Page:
This article's lead section may be too short to adequately summarize the key points. (March 2021)
The neon tetra (Paracheirodon innesi) is a Freshwater fish of the characin family (family Characidae) of order Characiformes. The type species of its genus, it is native to blackwater and clearwater streams in the Amazon basin of South America. Its bright colouring makes the fish visible to conspecifics in the dark blackwater streams, and is also the main reason for its popularity among freshwater fish hobbyists, with neon tetras being one of the most widely kept tropical fish in the world.
(G. S. Myers, 1936) 
Hyphessobrycon innesi Myers, 1936
Range and habitatEdit
The neon tetra is found in the western and northern Amazon basin in southeastern Colombia, eastern Peru, and western Brazil. It lives in waters with a temperature between 20 and 28 °C (68–82 °F) and pH 4–7.5. It has a preference for acidic blackwater streams, but also occurs in transparent clearwater streams. It is not found in the whitewater rivers. UN FAO considers P. innesi an introduced species in Singapore and the United States. FAO considers its introduction to Singapore to be ecologically and socioeconomically beneficial, but it is not established there.
The neon tetra has a light-blue back over a silver-white abdomen. The fish is characterized by an iridescent blue horizontal stripe along each side of the fish from its nose to the base of the adipose fin, and an iridescent red stripe that begins at the middle of the body and extends posteriorly to the base of the caudal fin. The fish is partially transparent (including fins) except for these markings. Sexual dimorphism is slight, with the female having a slightly larger belly, and a bent iridescent stripe rather than the male's straight stripe. During the night, the blue and red become gray or black as the fish rests. It reactivates once it becomes active in the morning.  This peculiar change is due to the neon tetras capacity to change the color of its iridescent stripe in response to lighting conditions. In a light-adapted state it is blue-green, likewise in a dark-adapted state its color changes to indigo. This change is produced by guanine crystals in their cells that reflect light. It grows to approximately 4 cm (1.5 in) in overall length.  They have recently become available in a long-fin variety.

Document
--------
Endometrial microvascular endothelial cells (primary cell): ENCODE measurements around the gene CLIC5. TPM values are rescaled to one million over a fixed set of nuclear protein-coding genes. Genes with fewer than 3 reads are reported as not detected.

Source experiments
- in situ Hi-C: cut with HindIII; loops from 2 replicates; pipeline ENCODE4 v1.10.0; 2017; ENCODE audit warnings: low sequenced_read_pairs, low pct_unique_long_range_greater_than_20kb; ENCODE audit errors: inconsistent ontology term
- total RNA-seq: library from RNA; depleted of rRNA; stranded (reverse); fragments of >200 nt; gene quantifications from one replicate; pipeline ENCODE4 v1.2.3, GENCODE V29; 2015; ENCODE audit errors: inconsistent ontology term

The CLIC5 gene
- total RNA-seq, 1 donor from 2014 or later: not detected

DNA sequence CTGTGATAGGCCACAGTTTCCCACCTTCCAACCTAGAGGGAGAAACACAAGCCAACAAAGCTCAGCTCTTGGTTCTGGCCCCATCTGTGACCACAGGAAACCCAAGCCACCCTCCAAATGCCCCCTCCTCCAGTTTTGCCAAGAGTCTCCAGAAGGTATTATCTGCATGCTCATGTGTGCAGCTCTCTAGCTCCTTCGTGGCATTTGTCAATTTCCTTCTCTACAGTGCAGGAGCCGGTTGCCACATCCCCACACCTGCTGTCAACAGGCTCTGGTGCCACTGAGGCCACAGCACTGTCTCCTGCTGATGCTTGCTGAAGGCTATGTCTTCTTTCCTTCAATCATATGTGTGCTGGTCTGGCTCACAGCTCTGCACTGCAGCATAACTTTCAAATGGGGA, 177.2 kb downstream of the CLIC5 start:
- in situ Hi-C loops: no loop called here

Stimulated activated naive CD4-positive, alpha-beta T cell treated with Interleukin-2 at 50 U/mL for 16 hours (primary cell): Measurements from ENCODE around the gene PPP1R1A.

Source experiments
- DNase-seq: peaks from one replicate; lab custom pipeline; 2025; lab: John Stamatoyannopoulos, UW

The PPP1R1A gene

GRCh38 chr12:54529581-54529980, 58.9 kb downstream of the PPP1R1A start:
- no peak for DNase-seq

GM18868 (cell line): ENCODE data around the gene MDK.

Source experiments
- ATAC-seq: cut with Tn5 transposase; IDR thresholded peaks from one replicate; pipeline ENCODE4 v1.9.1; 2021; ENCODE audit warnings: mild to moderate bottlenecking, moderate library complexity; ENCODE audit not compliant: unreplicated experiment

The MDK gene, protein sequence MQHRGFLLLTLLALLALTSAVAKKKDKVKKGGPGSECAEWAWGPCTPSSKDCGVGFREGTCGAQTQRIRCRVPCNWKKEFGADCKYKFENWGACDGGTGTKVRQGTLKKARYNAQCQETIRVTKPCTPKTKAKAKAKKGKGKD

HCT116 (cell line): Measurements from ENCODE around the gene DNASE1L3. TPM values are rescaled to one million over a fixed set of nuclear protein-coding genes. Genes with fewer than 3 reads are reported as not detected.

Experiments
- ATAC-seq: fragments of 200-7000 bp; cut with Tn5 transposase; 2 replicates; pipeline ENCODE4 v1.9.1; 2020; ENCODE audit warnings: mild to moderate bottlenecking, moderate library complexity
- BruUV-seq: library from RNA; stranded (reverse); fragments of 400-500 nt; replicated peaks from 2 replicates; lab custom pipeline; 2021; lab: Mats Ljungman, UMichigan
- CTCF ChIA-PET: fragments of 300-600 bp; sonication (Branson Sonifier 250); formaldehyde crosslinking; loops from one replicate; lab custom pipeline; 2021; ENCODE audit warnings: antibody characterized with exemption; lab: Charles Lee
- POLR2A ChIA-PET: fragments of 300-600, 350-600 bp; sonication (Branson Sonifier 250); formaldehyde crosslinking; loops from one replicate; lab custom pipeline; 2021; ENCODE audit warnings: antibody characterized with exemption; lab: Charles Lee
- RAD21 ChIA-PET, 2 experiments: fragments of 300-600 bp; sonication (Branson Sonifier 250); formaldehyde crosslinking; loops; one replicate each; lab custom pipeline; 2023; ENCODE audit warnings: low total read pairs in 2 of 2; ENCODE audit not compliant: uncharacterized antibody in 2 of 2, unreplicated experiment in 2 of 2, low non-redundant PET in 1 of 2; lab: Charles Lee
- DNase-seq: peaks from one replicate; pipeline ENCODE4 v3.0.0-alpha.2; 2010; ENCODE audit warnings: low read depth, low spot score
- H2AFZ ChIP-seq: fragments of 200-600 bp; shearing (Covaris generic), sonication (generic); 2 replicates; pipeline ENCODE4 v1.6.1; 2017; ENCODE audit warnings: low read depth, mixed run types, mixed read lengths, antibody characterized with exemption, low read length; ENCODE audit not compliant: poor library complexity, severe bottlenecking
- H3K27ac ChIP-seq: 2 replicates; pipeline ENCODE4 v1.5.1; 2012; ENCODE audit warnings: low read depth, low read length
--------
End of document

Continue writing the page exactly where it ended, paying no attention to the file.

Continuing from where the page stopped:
The neon tetra was first imported from South America and was described by renowned ichthyologist George S. Myers in 1936, and named after William T. Innes.  P. innesi is one of the most popular aquarium fish, with about 2 million sold in the US each month.  Most neon tetras available in the United States are imported from Southeast Asia, where they are farm-raised, or to a lesser extent from Colombia, Peru, and Brazil, where they are collected from the wild.  During a single month, an average of 1.8 million neon tetras with an estimated value of $175,000 are imported into the United States for the aquarium trade. With the exception of home aquarists and a few commercial farms that breed neon tetras experimentally, captive breeding on a commercial scale is nonexistent in the USA. 
In the aquariumEdit
In the wild they inhabit very soft, acidic waters (pH 4.0 to 4.8) Ideal pH for aquarium is 7.0, but a range of 6.0 to 8.0 is tolerable. They can have a lifespan of as long as ten years, but normally just two to three years in an aquarium.
Neon tetras are considered easy to keep in an aquarium of at least 10 US gallons (38 L; 8.3 imp gal) with a temperature range of between 72–76 °F (22–24 °C), a water pH of between 6.0 and 7.0, GH of below 10 dGH and KH of 1-2 dKH, and under 20 ppm of nitrate.